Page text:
While transcribing some Dutch Reformed burial ground inscriptions from one of Joel Munsell's many and always useful volumes of Albany history, one particular inscription stood out from the long list.
In memory of Rachel Groesbeck, Wife of Anthony Van Santvoord, who departed this life in the middle Dutch church, the 8th day of March, 1835, aged 60 years, 2 months and 3 days.
While seated in the house of God To worship him she loved, He called her from his house below, To worship him above.
It's the first time I've encountered the epitaph of someone who passed away during church services and I was certain that, while I didn't recall seeing that part of the epitaph, I had indeed seen the name on headstone and photographed it. It took a bit of searching, but I finally located the photo in a folder full of iron fences, toppled tombstones, fallen trees, and other odds and ends from the Cemetery's North Ridge.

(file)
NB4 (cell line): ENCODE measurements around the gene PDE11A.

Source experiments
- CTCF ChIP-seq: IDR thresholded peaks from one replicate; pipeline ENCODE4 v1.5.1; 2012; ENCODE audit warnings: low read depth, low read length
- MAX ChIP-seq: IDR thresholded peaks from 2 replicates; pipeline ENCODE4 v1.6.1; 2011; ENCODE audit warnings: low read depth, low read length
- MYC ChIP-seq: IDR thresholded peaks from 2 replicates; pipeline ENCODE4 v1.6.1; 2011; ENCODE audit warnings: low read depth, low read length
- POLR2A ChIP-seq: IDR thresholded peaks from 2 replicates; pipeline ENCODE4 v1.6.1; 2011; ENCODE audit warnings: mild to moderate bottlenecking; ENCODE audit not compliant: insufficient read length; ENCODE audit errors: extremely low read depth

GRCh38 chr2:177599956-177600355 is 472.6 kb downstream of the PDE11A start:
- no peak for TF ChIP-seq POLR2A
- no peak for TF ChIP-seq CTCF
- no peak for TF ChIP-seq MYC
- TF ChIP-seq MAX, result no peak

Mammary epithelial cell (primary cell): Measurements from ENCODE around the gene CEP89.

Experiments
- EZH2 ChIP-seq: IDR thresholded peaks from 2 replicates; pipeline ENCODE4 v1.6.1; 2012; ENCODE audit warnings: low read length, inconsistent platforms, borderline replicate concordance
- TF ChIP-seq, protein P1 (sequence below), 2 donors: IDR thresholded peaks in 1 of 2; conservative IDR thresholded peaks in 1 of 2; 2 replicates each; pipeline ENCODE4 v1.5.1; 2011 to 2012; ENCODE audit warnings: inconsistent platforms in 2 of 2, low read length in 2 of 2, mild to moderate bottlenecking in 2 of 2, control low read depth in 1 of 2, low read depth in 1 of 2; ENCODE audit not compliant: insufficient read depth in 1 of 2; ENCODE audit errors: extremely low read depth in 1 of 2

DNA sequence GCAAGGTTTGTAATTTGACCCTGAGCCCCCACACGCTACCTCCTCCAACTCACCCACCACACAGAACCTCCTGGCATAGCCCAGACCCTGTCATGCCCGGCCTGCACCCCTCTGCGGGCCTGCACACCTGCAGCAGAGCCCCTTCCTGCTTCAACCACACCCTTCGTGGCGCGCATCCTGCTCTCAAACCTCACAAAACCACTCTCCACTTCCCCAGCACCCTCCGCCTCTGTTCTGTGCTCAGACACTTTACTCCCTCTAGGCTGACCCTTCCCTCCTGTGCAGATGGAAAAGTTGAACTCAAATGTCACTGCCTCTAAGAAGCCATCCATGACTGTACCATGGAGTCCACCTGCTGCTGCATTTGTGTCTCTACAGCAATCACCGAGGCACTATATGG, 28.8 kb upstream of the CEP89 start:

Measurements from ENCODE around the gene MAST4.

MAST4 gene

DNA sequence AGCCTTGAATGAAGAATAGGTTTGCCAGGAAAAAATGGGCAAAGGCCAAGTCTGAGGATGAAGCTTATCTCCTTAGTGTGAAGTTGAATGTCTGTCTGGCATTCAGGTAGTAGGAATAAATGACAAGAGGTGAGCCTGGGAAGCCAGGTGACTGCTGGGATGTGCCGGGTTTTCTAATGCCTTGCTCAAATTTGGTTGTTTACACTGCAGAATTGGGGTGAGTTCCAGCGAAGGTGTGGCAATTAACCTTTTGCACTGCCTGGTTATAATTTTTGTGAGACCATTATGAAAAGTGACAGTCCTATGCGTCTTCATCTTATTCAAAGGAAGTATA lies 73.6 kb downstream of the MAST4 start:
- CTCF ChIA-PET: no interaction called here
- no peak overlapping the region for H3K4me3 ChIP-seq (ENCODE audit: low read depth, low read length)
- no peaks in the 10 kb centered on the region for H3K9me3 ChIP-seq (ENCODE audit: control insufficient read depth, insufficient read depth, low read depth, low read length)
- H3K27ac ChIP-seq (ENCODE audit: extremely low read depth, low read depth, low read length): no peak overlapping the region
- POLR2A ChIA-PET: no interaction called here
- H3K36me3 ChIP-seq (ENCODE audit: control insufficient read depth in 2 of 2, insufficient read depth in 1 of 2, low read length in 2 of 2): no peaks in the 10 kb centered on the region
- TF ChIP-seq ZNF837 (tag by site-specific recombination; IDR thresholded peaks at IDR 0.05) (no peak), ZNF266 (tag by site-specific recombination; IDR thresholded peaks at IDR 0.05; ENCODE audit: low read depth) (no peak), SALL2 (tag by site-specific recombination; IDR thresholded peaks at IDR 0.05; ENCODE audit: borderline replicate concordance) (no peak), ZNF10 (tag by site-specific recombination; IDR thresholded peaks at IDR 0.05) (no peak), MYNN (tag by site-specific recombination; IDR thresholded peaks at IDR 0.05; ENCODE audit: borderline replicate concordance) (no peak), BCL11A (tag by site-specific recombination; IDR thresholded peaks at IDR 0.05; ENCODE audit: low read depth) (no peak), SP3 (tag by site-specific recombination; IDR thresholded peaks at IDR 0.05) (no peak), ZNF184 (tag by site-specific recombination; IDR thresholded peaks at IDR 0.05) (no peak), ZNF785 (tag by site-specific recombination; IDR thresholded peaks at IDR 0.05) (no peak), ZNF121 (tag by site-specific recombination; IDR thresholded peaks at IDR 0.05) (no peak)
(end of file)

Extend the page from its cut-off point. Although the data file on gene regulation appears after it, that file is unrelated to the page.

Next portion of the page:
It's an old marble slab-style headstone now flat and embedded in the ground on the same high hill as David Strain, the Lockwood family and the Lochner monument with its pretty urns. Between the usual darkening of the stone and the overlapping turf, it was easy to miss the complete inscription at the time the photo was taken.
The daughter of Anthony Groesbeck and Cathalyntje De Forest, Rachel was born on January 5, 1775. She married Anthony Van Santvoord (also spelled Santvoort) in 1806. She was his second wife; his first wife, Maria Roff, had died in 1800 at the age of thirty-four.
Anthony Van Santvoord, who resided on Market Street (now Broadway), was a merchant and, like Captain Bogart, one of the last of Albany's Hudson River skippers. He died in 1852 at the age of ninety. After his death, he was extensively profiled in Munsell's Annals of Albany.